The UK comes 11th out of 100 countries in a ranking of ‘farmer-friendly’ regulation, according to a World Bank ‘Enabling the Business of Agriculture’ report.
France tops the list because of its robust regulations on supplying seed, registering fertiliser, securing water, sustaining livestock and protecting plant health.
The only non-EU country in the top 10 is New Zealand.
The UK just pips the USA to 11th place, while exporting from secondand third-placed Croatia and Czech Republic is easier than elsewhere.
Researchers ranked countries out of 100 in nine key areas. The UK scored 100 for registering agriculture and for the quality of its feed and animal and plant health products.
There was a score of just 70 for the time and cost of registering new seeds and the quality of seed regulation. Access to finance also had a 70 per cent rating.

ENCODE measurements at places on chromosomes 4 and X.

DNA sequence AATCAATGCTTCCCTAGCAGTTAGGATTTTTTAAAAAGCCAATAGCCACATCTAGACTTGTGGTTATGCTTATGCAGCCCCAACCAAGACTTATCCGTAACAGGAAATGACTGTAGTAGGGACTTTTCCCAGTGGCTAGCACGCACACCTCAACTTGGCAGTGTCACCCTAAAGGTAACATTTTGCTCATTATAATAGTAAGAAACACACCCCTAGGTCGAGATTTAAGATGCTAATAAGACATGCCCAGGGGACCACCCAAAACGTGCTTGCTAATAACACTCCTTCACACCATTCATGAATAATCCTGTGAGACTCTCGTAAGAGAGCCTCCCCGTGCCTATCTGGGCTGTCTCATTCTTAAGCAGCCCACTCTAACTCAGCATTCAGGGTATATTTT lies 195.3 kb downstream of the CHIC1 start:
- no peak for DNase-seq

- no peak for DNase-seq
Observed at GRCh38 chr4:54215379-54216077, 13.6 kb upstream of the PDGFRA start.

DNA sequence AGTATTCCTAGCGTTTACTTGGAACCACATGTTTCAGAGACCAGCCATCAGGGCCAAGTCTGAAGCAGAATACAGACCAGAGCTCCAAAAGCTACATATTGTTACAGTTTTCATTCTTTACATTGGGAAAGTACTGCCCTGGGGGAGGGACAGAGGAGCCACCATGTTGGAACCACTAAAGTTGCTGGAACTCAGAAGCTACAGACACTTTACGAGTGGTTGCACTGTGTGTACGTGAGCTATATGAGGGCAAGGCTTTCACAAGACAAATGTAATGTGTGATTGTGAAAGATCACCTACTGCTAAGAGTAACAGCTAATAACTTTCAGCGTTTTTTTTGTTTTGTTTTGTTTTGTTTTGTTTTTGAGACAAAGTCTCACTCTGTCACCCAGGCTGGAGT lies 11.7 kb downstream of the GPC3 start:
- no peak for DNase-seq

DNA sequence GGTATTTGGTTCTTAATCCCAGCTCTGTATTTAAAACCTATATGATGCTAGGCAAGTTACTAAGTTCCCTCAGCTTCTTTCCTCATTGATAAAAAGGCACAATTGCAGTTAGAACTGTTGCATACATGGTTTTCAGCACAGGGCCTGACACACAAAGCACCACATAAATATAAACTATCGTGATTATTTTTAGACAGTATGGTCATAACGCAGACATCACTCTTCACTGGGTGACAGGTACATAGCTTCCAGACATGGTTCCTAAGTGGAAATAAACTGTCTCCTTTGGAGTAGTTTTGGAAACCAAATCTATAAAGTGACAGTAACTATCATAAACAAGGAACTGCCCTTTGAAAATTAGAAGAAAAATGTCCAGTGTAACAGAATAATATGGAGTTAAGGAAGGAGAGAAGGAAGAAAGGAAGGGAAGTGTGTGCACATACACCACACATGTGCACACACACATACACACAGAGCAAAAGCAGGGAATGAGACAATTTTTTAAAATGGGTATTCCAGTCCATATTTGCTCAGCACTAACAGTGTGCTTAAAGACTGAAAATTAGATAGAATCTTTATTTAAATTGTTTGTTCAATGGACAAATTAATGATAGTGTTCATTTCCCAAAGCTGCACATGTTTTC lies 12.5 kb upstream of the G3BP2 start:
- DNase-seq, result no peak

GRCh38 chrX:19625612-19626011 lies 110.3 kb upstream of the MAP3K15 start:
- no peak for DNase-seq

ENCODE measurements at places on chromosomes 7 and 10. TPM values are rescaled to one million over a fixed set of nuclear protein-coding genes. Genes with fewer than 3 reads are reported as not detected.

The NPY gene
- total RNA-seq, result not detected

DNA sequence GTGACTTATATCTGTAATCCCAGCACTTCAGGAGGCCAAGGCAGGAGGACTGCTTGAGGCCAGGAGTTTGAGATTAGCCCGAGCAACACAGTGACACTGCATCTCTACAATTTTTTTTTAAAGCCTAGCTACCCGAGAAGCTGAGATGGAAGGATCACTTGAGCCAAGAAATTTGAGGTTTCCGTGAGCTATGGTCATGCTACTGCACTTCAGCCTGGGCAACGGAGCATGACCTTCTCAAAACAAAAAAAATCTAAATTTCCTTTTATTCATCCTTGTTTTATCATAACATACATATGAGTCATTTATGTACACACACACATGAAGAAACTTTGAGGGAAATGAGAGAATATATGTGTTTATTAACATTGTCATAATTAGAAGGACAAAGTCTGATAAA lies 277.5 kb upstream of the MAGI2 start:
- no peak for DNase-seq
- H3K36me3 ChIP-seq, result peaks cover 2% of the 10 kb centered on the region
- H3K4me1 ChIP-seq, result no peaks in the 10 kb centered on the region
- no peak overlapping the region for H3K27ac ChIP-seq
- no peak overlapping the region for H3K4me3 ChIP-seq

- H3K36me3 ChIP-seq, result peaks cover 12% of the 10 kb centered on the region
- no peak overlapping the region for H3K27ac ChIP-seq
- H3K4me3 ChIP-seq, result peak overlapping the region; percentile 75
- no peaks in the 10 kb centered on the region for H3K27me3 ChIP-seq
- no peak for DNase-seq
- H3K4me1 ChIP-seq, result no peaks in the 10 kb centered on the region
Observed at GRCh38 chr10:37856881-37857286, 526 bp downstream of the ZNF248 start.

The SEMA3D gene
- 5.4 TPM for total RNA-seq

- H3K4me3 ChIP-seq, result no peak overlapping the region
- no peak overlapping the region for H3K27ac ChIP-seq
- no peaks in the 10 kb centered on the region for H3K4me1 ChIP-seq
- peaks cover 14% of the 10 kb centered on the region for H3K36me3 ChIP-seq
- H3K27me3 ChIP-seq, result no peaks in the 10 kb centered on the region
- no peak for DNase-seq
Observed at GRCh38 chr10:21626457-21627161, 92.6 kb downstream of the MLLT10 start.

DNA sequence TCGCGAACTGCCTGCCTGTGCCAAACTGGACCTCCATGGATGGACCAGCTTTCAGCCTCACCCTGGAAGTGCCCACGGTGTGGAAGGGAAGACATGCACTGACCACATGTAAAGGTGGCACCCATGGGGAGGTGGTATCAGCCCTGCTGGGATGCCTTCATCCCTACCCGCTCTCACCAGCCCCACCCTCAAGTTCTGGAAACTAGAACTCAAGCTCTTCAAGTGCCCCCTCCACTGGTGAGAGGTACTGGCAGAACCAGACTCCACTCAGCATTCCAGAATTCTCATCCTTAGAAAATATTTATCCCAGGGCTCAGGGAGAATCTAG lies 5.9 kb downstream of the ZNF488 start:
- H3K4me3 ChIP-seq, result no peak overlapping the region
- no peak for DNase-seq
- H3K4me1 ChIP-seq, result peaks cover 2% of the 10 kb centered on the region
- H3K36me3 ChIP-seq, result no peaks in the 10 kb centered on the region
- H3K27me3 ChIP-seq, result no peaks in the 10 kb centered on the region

The trading food score for the UK was 90, which might be important if and when the country leaves the EU. Brazil is often cited as having much weaker regulations, allowing it to sell products other countries cannot.
However, its overall score was 75.25, with a low seed supply score. Its sustaining livestock score was 80.
Interestingly, the USA had a very low trading score of 66, because of the time and cost of obtaining documentation.
The most difficult places to farm are in countries where there is the greatest need for more food, especially Africa. Liberia is in 100th place, with an overall score of just 16.42.
But there is some good news; four of the most improved countries between 2016 and 2018 were in sub-Saharan Africa.
The best improver is Liberia’s neighbour Sierra Leone, where the Government has made it easier for farmers to access water, buy seed and care for livestock.
Martien van Nieuwkoop, head of agriculture at the World Bank, said: “Reasons for slow progress include: a lack of high-quality inputs, such as seeds, fertiliser and mechanised technology; limited training on better farm practices; and slow, unreliable access to markets.
“The report shows farmers’ seeds need not be cast on stony ground, and governments have a big role to play in helping farms and farmers grow and flourish.”